Even us marketers have to play the consumer at times. If you consider your personal data as a commodity, then the consumer could soon be flipping the table on companies. For now though, companies can enjoy mining your data and all the things you share on social media for free, as long as you the consumer give them the go ahead.
In our While You Were Working (LIVE) episode 15 we discuss some really interesting topics surrounding the things we share in the digital space. We take a look at one company using it to their HUGE advantage for the Superbowl this Sunday, flip our way of thinking about personal data and who has the rights to it and take a look at 4 simple words that turned a company into a $600 Million company.
Here are episode 15 #WYWWLive topics:
- The crowdsourced Superbowl ad
- What happens if we were to be paid for our personal data
- The $600 Million no B.S. health bar
WYWWLive Episode 15 Article Links:
1. Who’s ready for their 15 minutes of fame:
Consumers of the brand Kraft can be seen enjoying salad dressings or macaroni and cheese most often, but these are not requirements to be a part of their big commercial on Sunday.
YOU, the consumer, will be fully sourcing all the content for Kraft’s Superbowl commercial during the 3rd quarter of this Sunday’s game. It’s an ingenius idea for their super expensive ($5 million to be exact) ad spot as it eliminates all those pesky additional expenses of commercials – actors, music, lighting, etc. Anyone who posts photos or videos on February 4th between the hours of 6AM – 8:30PM EST and uses the hashtags #FamilyGreatly or #KraftEntry are elligible to have their content used in the commercial.
Kraft said they also plan to use their consumer-generated content throughout the year for various other marketing campaigns. Talk about efficient content curation.
2. Your side hustle made easy:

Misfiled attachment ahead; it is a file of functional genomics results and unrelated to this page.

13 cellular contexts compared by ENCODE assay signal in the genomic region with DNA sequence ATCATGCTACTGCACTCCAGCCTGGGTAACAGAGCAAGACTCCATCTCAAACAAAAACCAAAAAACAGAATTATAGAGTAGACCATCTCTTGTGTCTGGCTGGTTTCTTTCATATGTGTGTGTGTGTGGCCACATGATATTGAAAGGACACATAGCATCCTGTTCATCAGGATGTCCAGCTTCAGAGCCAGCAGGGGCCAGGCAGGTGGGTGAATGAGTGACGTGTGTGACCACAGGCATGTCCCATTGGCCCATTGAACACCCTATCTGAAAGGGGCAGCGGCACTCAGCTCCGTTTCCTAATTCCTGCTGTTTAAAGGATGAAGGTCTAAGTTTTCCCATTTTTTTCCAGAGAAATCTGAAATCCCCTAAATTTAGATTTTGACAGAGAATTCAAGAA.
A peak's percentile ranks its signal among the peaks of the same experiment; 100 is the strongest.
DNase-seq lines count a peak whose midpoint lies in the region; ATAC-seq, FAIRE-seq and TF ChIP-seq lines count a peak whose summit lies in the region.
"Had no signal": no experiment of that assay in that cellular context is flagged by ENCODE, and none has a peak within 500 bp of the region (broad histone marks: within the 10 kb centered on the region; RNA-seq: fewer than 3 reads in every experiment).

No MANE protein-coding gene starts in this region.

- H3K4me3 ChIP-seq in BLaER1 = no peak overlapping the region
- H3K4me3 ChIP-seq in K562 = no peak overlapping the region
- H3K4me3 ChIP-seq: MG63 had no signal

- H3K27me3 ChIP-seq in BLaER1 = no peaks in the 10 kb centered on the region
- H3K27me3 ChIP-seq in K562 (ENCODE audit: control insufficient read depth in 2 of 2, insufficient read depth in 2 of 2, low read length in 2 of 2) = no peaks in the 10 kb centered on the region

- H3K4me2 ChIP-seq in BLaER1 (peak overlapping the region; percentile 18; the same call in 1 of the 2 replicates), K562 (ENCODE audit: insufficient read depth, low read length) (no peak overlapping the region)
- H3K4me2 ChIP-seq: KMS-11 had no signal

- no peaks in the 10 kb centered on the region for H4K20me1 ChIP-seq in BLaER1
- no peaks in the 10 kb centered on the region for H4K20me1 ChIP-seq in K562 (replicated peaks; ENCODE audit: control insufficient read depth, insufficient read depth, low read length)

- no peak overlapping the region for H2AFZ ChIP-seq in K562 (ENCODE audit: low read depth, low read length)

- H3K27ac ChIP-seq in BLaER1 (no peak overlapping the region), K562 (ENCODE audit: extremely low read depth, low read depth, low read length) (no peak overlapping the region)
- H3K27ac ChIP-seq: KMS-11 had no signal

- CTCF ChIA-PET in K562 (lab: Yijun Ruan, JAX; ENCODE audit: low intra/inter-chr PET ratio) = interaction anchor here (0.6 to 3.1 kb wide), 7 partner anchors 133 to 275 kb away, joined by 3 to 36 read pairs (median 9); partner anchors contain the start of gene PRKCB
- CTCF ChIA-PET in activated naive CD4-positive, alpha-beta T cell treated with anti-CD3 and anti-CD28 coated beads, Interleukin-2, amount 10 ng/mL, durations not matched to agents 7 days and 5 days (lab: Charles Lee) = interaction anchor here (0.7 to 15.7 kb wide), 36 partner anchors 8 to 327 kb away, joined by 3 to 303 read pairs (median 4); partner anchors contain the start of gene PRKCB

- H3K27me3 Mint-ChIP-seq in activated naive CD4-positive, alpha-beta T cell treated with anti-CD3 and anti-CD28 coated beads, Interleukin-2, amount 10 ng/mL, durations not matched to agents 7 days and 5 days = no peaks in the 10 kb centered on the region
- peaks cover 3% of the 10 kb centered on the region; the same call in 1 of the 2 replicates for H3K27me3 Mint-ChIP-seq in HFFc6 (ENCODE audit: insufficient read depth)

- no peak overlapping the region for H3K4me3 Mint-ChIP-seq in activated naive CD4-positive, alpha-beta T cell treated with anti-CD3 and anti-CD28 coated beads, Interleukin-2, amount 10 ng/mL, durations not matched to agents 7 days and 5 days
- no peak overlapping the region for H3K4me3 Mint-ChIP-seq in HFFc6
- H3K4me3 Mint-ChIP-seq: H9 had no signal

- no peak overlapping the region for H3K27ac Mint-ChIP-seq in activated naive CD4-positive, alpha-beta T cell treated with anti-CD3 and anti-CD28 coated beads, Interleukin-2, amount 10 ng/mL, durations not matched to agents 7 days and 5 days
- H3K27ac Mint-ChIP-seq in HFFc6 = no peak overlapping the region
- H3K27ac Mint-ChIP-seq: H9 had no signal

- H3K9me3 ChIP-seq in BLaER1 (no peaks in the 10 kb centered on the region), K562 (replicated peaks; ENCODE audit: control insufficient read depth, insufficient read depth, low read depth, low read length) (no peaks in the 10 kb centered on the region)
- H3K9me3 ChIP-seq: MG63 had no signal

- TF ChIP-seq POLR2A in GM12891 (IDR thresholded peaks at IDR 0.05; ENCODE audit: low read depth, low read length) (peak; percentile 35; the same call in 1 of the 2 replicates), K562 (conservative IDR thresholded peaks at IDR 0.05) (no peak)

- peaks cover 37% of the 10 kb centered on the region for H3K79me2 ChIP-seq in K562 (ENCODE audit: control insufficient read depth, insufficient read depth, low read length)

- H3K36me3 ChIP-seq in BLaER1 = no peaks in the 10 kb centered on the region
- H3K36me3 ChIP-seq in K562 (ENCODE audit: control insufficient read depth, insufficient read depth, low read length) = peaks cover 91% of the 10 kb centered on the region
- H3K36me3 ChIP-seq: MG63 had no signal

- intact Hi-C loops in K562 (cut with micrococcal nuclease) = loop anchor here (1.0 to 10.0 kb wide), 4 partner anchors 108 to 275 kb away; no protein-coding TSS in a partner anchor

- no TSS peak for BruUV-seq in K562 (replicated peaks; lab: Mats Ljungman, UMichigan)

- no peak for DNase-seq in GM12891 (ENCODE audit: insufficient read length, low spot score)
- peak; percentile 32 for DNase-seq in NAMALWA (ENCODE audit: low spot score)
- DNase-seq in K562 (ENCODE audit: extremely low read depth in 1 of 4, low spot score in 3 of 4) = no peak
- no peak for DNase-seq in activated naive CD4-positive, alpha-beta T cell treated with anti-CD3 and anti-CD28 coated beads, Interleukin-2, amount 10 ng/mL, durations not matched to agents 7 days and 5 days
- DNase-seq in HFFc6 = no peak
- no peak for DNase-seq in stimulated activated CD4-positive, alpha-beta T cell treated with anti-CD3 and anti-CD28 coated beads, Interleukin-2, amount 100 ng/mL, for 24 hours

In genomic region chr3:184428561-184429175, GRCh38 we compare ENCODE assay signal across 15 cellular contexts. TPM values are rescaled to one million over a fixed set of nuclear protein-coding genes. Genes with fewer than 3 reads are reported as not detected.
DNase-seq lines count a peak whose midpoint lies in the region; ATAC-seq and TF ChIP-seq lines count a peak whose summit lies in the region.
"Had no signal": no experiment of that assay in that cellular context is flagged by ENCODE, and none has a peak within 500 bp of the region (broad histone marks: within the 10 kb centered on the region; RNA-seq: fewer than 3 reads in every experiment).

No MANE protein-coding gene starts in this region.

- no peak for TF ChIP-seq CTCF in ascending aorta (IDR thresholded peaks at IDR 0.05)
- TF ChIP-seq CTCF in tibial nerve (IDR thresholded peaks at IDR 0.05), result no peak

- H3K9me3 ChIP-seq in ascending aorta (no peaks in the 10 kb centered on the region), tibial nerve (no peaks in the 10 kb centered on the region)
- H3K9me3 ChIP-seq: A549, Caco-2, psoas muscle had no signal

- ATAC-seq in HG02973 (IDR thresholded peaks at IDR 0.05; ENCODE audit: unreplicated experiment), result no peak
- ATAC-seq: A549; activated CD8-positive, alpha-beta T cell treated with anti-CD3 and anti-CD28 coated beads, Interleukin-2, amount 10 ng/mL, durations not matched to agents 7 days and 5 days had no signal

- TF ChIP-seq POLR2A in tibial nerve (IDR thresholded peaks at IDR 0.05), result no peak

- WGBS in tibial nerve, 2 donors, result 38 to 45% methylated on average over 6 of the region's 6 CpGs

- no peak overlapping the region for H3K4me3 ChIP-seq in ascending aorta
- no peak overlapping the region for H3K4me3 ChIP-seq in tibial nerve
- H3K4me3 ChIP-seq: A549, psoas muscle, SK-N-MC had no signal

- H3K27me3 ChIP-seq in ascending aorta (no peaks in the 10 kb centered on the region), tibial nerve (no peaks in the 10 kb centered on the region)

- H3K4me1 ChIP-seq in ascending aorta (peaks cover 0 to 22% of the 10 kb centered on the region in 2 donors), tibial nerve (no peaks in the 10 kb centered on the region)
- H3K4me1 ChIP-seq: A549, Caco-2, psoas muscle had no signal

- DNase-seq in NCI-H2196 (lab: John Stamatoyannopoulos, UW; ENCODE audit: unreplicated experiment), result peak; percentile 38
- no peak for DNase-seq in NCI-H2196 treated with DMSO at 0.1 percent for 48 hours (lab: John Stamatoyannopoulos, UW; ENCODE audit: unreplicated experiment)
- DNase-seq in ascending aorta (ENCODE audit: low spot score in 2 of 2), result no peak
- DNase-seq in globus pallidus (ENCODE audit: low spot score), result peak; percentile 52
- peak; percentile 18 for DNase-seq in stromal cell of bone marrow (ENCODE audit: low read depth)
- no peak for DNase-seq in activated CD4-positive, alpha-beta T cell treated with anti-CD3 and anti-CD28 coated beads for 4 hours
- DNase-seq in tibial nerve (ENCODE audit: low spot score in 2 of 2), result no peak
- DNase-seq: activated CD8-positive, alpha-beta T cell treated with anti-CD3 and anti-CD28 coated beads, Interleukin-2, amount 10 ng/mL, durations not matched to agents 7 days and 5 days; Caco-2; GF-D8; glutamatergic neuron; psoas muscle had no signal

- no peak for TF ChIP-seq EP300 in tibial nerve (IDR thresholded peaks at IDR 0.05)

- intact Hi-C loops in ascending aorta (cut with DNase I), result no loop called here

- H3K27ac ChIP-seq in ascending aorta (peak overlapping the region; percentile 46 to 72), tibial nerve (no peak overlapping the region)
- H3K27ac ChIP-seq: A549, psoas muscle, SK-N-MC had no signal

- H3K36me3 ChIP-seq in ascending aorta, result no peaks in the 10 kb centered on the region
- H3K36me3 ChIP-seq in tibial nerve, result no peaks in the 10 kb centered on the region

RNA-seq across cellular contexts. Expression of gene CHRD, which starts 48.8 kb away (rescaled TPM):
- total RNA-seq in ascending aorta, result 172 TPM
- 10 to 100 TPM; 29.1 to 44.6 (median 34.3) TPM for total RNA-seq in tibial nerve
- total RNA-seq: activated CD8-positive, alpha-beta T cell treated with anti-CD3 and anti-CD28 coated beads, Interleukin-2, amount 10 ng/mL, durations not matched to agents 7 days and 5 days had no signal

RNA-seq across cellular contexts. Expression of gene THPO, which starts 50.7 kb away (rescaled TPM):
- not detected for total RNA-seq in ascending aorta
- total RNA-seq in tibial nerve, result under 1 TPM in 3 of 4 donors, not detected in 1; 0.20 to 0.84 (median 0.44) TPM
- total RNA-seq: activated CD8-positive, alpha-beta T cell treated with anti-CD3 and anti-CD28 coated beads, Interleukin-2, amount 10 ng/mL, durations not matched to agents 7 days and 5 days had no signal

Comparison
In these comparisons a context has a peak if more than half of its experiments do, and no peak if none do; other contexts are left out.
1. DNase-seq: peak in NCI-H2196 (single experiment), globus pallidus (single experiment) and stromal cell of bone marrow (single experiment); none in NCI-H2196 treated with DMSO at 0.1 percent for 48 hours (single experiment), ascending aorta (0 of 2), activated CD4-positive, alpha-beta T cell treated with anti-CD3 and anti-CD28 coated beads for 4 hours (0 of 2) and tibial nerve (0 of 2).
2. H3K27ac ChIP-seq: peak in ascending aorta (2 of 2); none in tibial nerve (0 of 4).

“If the service is free, then you are the product.”
We’ve all grown accustomed to sharing information within the digital space. But did you ever stop to think about how valuable those nuggets of data are to big companies like Google, Facebook, Amazon and many others? Now, not all consumer data is created equal, but all the data being shared right now is essentially coming to these companies for free. Then they are able to turn around and build AI (artificial intelligence) systems based off the things consumers have shared, ultimately profiting. This doesn’t seem very consumer-centric at all?
According to The Economist, personal data is the “new oil.” In this article it suggests some ideas on how the way we share data now can have an affect on everything from data advantages stifling competition, stopping any new companies from every taking hold, resulting in more job automation thus increased job loss and more.
3. Shut up and make a sale:
The Co-Founder of The Mostly Bootstrapped RXBar Shares How He Was Able to Sell His Startup for $600 Million
Sometimes as marketers or entrepreneurs, it’s easy to get bogged down with the whatifs and the perfectionisim.
Luckily for the Founders of RXBar, four simple words created a pivotal moment for how they conducted business. The message was simple, it was to just go sell the product. So they took the time to find their core consumer base and sell to them. What this did in turn was create a very loyal fan base, brand advocates and ultimately a huge stake in the health bar market space. Ultimately leading to their $600 Million sale to Kellogg in 2017.
Bottom line, you can look to investors, research until you’re blue in the face but ultimately the consumer will dictate how your product performs.